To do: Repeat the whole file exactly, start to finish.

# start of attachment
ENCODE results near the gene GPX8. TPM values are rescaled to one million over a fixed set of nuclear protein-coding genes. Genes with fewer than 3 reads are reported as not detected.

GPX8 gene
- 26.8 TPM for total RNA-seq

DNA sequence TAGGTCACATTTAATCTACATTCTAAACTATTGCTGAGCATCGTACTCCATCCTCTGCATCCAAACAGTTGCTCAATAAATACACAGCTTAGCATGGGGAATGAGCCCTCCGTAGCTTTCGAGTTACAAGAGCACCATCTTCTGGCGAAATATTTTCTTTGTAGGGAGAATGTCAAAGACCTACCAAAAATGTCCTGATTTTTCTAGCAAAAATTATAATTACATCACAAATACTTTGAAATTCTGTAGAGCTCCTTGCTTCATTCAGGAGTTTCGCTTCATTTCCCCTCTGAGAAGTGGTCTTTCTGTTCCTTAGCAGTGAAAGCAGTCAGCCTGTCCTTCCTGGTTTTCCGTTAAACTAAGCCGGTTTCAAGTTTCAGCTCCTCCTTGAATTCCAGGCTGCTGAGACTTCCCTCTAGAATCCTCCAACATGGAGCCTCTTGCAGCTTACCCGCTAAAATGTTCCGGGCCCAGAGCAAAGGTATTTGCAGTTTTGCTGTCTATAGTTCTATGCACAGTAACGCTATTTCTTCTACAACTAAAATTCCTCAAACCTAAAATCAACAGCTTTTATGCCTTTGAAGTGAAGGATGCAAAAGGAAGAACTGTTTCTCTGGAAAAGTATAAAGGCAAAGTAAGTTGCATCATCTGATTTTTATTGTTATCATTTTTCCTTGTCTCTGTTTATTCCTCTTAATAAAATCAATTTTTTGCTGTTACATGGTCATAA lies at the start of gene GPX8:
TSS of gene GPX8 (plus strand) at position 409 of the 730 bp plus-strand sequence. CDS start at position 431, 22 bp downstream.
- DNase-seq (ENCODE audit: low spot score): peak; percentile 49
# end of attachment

ENCODE results near the gene GPX8. TPM values are rescaled to one million over a fixed set of nuclear protein-coding genes. Genes with fewer than 3 reads are reported as not detected.

GPX8 gene
- 26.8 TPM for total RNA-seq

DNA sequence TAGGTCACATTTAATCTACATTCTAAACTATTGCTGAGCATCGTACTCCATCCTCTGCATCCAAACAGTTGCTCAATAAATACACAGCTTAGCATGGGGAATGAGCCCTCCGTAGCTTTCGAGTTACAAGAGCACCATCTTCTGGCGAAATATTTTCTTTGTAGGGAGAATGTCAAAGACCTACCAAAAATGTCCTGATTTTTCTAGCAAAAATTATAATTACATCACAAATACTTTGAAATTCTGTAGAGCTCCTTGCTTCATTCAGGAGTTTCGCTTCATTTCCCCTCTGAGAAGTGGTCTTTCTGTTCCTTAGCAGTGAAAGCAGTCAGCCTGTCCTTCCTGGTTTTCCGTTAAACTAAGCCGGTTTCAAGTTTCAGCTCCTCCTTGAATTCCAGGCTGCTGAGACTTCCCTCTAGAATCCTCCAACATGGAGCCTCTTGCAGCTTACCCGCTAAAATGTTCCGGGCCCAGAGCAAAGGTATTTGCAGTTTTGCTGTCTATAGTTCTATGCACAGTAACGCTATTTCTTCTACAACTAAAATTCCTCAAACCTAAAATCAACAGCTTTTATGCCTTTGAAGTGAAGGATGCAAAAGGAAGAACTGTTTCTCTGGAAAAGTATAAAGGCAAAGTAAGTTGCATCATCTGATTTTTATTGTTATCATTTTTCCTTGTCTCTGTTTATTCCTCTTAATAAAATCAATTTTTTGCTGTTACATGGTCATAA lies at the start of gene GPX8:
TSS of gene GPX8 (plus strand) at position 409 of the 730 bp plus-strand sequence. CDS start at position 431, 22 bp downstream.
- DNase-seq (ENCODE audit: low spot score): peak; percentile 49